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By Julie Steinbacher, CELA*

I have a pretty large staff, and I love to hear their stories, especially about family get togethers around the holidays. In fact, at our staff party, we often share a story or two that helps each of us get to know a little more about the way we all enjoy our celebrations with families. One of my favorite stories was told by a staffer who had a big family, enjoyed getting together.The story she told was funny and went like this:

Her mom and her sisters had the idea of doing a name exchange for Christmas. (I like that idea!) Everyone drew a name and bought a gift, not spending more than  a set amount. She drew her uncle's name. She knew  he really liked Home Depot. Thinking this would make Christmas shopping easy, she planned to buy a gift card from Home Depot for his present, knowing it would make him happy.

She then relayed the part of the story that was the "uh-oh" moment. Her mom  offered to pick up the Home Depot card for her uncle and wrap it up, since she was out shopping and also loved to wrap. She was planning to go to the mall to get someone a Bath & Body Works gift card, and Home Depot was next to the mall. It seemed like a good plan. The problem— when her mom wraps  gifts, she apparently never writes the person’s name on the gift. She assumes she will remember who the gift is for, and that may be the case when the object she is wrapping has an identifiable shape. When you wrap a gift card, however, it looks like every other gift card you wrapped. I’m sure you can see where this is going.Her uncle was supposed to receive a Home Depot gift card. He opened a Bath & Body Works gift card instead.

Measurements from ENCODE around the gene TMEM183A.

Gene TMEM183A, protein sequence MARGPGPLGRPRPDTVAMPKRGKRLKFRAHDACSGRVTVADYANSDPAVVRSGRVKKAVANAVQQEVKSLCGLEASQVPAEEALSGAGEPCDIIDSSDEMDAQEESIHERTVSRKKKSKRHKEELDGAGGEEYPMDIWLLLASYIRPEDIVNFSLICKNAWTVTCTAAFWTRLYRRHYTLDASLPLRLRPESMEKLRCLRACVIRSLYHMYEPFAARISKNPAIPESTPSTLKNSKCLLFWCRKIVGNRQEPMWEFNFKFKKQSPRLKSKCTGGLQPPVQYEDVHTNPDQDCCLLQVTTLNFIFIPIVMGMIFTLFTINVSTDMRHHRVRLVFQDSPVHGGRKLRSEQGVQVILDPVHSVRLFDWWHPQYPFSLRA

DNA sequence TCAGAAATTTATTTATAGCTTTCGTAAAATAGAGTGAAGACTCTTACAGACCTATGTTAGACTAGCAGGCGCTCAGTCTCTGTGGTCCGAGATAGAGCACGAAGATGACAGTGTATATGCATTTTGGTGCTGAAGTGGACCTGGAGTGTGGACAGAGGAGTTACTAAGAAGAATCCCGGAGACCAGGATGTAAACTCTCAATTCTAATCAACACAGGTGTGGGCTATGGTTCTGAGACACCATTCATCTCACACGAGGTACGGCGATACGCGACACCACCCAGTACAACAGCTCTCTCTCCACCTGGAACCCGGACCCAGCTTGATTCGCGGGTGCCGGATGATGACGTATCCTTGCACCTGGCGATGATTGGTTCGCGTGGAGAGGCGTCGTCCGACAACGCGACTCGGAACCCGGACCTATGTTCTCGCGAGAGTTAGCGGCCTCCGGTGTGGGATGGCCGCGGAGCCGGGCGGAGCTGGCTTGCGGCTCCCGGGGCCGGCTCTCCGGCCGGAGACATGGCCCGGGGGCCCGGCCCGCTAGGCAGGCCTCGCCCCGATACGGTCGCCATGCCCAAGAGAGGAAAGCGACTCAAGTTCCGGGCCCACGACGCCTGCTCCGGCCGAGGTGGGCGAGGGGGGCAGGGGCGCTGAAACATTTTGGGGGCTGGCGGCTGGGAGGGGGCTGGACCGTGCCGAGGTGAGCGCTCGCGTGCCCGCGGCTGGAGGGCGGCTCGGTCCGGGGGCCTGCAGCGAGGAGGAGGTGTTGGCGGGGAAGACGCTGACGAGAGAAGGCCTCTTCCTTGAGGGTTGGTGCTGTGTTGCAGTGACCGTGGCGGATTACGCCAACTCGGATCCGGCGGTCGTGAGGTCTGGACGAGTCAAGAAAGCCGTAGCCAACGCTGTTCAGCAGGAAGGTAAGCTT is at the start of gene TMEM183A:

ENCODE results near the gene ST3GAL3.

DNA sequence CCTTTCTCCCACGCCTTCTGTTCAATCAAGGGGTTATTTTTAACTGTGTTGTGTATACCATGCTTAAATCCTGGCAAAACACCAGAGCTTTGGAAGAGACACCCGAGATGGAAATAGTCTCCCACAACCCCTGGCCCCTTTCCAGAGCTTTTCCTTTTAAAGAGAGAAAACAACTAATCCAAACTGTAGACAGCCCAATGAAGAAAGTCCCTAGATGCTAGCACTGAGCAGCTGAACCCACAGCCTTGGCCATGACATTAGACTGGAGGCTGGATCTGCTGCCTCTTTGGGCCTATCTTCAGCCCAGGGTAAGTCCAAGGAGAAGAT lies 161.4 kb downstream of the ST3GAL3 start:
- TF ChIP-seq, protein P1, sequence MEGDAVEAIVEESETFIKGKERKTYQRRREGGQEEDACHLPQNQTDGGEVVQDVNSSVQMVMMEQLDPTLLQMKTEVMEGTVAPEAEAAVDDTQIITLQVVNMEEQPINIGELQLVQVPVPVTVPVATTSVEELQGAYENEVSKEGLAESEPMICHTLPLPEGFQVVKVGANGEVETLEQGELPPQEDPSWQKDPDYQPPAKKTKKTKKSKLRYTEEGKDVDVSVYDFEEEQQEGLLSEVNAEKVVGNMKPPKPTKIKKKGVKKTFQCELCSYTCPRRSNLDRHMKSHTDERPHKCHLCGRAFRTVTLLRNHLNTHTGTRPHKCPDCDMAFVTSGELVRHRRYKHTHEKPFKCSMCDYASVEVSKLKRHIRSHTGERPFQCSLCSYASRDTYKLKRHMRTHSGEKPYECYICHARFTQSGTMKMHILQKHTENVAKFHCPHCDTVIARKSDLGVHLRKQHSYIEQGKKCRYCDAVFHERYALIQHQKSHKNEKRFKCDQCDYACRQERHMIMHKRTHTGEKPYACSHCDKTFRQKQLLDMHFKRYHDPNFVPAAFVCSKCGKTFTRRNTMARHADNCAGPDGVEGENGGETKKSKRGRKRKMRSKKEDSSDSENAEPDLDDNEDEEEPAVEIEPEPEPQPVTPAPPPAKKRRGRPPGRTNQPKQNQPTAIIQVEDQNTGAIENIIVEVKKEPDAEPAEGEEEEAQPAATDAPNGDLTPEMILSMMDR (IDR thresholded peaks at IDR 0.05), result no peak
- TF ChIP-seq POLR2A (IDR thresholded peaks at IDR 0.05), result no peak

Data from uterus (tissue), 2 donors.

For some reason, I was reminded of this story this past week when I met with my financial advisor regarding my retirement plan. My advisor had asked me to review my beneficiary designations to make sure they were what I wanted.

My first point is this: Make sure you identify who you want as your beneficiary. If you don’t designate a beneficiary, it is like wrapping a gift and not marking who is to receive the gift.

Second, make sure you review your designations at least once a year. Failing to review your beneficiary designations is like failing to make sure the gift you are giving is meant for the person who will receive it. An asset is like a wrapped gift. If you have more than one, after awhile, it may be difficult to remember who you intended to receive each gift. Designating and periodically reviewing beneficiary designations may seem trivial and unnecessary but then again, the mom in the story thought marking wrapped gifts with a name was trivial and unnecessary. She would remember which wrapped gift went to which individual, right? Unfortunately she didn’t, and you probably won’t either.

It is much easier to fix the situation where you give the wrong gift to an individual when you are still here to recognize the mistake. Unfortunately, you won’t have the same opportunity with beneficiary designations. Designating beneficiaries for retirement plans and reviewing those designations regularly ensures that you won’t give a Bath & Body Works gift card to someone that would appreciate, and benefit, from a Home Depot gift card much more.

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